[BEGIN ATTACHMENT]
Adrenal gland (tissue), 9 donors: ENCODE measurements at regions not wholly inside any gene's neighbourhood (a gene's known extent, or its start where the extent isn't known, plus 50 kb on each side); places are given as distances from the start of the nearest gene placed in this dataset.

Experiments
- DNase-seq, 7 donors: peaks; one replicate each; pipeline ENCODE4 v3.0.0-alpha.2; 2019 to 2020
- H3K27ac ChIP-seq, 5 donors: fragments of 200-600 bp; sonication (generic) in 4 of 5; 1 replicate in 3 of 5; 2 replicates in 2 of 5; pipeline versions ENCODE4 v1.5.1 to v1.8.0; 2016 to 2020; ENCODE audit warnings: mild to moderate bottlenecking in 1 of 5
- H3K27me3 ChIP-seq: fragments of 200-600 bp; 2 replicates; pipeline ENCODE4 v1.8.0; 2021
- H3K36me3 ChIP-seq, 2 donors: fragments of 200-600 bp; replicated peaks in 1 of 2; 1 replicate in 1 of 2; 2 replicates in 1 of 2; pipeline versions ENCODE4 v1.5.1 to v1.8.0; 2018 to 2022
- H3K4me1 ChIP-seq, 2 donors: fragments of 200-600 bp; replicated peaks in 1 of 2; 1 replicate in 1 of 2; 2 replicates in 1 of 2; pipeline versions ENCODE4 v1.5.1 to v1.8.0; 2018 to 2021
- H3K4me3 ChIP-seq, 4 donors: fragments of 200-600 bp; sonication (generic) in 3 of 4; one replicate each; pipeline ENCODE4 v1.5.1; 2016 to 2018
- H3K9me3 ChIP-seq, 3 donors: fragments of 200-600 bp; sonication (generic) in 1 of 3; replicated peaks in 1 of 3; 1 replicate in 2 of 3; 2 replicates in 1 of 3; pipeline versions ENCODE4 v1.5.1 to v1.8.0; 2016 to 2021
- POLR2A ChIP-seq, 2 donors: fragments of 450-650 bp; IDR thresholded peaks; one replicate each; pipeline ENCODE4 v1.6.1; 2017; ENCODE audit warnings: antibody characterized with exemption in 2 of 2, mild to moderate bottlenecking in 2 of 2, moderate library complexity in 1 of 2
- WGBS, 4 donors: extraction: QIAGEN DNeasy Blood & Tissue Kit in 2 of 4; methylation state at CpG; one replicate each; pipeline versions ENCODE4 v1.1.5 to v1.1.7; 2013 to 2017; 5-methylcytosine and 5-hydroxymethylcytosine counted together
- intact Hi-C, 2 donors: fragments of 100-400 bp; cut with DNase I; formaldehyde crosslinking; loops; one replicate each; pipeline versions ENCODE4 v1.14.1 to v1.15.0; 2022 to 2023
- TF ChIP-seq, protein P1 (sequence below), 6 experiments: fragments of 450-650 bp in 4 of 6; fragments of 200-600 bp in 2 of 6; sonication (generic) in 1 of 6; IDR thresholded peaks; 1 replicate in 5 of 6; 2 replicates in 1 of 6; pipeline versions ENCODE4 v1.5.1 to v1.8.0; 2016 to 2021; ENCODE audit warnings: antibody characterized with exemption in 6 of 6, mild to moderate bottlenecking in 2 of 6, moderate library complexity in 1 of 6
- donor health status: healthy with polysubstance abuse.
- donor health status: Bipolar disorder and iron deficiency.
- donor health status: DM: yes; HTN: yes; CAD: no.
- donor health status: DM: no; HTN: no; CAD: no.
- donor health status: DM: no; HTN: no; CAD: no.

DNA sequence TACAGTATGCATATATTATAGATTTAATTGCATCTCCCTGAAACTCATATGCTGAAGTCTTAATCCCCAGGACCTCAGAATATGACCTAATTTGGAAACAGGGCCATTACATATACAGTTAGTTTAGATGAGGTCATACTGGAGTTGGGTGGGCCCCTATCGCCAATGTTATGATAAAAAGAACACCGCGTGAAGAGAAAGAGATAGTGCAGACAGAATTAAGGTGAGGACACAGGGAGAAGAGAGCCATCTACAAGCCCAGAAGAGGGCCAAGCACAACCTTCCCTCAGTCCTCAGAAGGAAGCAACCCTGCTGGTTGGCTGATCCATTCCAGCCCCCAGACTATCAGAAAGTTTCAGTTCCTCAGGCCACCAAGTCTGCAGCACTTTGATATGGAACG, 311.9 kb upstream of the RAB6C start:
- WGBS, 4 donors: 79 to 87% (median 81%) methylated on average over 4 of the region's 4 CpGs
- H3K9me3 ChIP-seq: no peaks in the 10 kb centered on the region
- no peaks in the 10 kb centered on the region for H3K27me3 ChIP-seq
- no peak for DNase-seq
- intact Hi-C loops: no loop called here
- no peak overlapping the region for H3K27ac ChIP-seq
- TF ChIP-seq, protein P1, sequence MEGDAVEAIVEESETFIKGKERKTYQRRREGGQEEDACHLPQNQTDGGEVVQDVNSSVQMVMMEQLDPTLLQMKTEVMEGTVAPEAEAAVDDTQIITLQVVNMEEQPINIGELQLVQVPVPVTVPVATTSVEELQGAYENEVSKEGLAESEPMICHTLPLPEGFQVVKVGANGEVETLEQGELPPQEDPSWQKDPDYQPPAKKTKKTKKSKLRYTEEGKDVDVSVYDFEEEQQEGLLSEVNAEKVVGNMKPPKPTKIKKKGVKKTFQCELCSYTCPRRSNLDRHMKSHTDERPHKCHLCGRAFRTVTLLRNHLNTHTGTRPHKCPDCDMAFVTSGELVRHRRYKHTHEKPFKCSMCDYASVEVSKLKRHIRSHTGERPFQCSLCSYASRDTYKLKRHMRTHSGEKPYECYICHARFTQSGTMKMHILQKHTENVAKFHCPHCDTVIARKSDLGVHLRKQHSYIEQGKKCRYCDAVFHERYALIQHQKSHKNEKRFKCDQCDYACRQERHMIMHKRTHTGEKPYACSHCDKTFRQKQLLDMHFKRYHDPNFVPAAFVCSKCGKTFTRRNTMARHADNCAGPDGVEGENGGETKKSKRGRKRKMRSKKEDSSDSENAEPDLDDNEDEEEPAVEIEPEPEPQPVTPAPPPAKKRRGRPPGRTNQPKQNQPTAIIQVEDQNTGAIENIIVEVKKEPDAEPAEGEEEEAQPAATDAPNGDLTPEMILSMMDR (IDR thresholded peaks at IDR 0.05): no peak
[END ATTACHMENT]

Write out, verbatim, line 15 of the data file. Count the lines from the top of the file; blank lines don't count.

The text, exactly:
- donor health status: Bipolar disorder and iron deficiency.